02 May 2011

Anew life begins... with Step Seven

The seventh step begins the grieving process for those in recovery. The dysfunctional mind tries to bargain with you, trying to stay alive. But if we're honest in our recovery we know part of us has to die, so we can live. Step seven buries our humiliation and brings about the spiritual gift of humility.

We begin to realize that we are not taking this journey alone. We have found a life within us that has always been there, begging to come out. Some call it the soul, others say it's our inner child. The 12 steps call it God (CODA) or a Higher Power (AA).

And for the first time you begin to see the power of spirituality and the previous religious lessons you learned as a child.

A close correlation exists between the Beatitudes and The Twelve Steps. The twelve steps work because they are based upon the spiritual nature of life - to live for today. While the Beatitudes teach us that by living a simple life today, we will live in serenity for all eternity. We all have a spiritual aspect to our life. It's a force that not only guides us spiritually, but also physically and emotionally. This spiritual aspect is the center of life. With addiction this aspect of our life was non-existent. We had no inner life. We couldn't generate any inner serenity without the help of outer forces. For the addicted that meant that inner security was only obtained by alcohol or drugs or sex or whatever the addiction. Understanding this spiritual center helps hold life together. It provides insight into our recovery from addictions.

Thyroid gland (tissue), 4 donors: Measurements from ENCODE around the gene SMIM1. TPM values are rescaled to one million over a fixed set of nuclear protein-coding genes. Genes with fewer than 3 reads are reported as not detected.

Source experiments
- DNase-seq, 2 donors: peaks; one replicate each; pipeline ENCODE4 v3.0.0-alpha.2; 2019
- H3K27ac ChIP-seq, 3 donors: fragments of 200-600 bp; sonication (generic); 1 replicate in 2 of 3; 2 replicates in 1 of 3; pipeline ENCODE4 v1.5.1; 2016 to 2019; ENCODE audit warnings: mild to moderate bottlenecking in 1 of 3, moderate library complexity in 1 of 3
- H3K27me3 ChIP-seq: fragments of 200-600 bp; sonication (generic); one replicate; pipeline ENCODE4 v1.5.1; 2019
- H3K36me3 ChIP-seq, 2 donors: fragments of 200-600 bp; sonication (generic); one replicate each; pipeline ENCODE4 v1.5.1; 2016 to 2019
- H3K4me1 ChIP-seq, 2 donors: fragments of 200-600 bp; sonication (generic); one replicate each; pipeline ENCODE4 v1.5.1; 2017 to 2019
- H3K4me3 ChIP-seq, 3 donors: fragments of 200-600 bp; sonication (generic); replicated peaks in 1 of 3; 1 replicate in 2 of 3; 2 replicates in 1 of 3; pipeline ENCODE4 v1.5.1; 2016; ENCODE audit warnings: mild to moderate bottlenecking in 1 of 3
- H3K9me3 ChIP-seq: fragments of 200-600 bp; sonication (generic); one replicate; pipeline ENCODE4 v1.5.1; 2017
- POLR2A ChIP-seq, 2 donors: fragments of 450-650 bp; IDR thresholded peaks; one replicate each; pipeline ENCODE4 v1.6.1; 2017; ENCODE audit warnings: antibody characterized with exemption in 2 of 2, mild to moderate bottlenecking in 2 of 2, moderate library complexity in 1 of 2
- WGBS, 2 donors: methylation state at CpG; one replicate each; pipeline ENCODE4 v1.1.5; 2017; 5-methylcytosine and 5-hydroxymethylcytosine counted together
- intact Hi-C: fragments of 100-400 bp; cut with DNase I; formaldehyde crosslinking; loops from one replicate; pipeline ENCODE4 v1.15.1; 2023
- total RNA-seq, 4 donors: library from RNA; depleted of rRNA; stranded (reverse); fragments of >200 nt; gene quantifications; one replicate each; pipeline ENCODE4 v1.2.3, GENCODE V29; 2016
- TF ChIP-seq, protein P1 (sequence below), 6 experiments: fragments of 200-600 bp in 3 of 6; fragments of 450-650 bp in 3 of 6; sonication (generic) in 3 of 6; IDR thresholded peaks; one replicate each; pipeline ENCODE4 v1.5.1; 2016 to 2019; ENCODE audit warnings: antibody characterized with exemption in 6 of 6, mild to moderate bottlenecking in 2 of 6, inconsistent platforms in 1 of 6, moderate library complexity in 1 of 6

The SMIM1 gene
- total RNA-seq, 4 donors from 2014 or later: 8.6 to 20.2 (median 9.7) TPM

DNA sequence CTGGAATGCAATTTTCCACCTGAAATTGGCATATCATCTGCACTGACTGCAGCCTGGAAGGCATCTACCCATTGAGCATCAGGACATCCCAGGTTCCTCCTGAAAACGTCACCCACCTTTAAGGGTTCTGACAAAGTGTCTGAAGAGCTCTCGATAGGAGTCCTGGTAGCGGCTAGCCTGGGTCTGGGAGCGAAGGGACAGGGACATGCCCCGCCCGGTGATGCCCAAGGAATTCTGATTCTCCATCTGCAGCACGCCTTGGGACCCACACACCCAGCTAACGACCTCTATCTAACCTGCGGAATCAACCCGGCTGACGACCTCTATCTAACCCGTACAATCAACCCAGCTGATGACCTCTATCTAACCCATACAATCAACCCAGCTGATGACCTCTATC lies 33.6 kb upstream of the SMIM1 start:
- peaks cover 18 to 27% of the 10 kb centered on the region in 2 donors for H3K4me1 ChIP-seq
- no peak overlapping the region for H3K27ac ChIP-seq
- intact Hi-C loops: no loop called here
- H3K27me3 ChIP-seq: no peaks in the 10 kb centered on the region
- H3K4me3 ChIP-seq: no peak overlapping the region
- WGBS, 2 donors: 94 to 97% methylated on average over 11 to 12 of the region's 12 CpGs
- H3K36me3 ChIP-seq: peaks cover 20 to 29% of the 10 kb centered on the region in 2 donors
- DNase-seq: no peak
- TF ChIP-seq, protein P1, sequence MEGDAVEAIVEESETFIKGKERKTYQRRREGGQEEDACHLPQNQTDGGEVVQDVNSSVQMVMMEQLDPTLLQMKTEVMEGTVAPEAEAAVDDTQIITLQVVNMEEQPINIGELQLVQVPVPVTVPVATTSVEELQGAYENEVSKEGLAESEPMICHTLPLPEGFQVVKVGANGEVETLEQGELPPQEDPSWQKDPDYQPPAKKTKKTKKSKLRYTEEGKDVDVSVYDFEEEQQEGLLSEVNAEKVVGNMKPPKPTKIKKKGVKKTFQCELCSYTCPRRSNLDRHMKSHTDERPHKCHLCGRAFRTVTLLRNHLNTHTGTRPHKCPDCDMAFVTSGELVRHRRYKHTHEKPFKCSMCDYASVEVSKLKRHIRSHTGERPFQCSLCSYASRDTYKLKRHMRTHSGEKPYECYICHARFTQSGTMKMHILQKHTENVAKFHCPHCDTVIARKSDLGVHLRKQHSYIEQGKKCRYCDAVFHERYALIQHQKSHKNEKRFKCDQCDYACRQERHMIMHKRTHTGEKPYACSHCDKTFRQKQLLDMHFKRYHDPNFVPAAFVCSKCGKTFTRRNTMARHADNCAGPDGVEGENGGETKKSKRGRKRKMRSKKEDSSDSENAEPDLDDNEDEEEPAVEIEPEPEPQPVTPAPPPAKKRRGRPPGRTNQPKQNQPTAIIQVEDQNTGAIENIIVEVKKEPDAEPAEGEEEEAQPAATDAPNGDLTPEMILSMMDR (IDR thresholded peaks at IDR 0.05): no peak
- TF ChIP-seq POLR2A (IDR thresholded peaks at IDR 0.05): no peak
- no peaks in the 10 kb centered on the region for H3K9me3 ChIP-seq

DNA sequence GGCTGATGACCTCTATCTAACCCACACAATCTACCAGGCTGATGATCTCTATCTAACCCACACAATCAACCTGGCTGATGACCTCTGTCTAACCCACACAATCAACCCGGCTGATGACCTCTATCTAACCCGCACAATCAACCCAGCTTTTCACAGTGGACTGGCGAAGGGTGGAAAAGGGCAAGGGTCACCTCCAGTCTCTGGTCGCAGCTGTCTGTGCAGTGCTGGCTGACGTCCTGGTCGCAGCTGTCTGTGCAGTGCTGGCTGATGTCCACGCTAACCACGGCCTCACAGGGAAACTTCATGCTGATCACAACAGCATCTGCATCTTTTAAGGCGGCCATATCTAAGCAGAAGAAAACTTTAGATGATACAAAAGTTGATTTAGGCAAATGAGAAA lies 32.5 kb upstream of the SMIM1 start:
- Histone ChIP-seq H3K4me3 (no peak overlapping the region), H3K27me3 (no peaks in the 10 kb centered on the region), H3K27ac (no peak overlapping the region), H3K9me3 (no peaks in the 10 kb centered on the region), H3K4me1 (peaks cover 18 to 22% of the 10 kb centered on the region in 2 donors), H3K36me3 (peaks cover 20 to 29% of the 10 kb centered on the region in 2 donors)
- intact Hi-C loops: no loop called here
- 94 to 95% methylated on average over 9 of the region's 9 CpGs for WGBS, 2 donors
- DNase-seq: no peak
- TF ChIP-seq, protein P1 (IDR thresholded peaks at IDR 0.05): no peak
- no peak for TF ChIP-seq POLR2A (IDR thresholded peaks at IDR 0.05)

"Blessed are the poor in spirit, for theirs is the kingdom of heaven."
Step seven allows humiliation to leave and humility to enter.

"Blessed are they who mourn, for they shall be comforted." We let go of our shortcomings and find comfort that things will get better.

"Blessed are the meek, for they shall possess the earth."
We find no pride in what is going on, just gratitude.

"Blessed are they who hunger and thirst for justice, for they shall be satisfied."
Gratitude for a second chance.

"Blessed are the merciful, for they shall obtain mercy."
After the fifth step we begin the journey towards mercy, from our Higher Power and others.

"Blessed are the pure of heart, for they shall see God."
Honesty, humility, a second chance, yes pure gratitude for our Higher Power.

"Blessed are the peacemakers, for they shall be called sons of God."
We begin the process of self-evaluation and see the wrongs we have committed.

"Blessed are they who suffer persecution for justice sake, for theirs is the kingdom of heaven." Our persecution ends with humility. Humility for the acceptance of our past and the forgiveness of our Higher Power.

Lessons learned as a child have played an important part in my recovery, not only from alcohol but also my understanding of my Higher Power. One of the most rewarding aspects of my recovery in AA and CODA was finding a Higher Power that I could trust and call a friend.

1 comment:

  1. Reviewed by Tuchy (Carl) Palmieri 7/5/2008
    Dave thank you so much for the 7th step information, as a grateful recovering alcoholic, and a grateful recovering compulsive overeater i deeply appreciate your work
    Love friendship and tolerance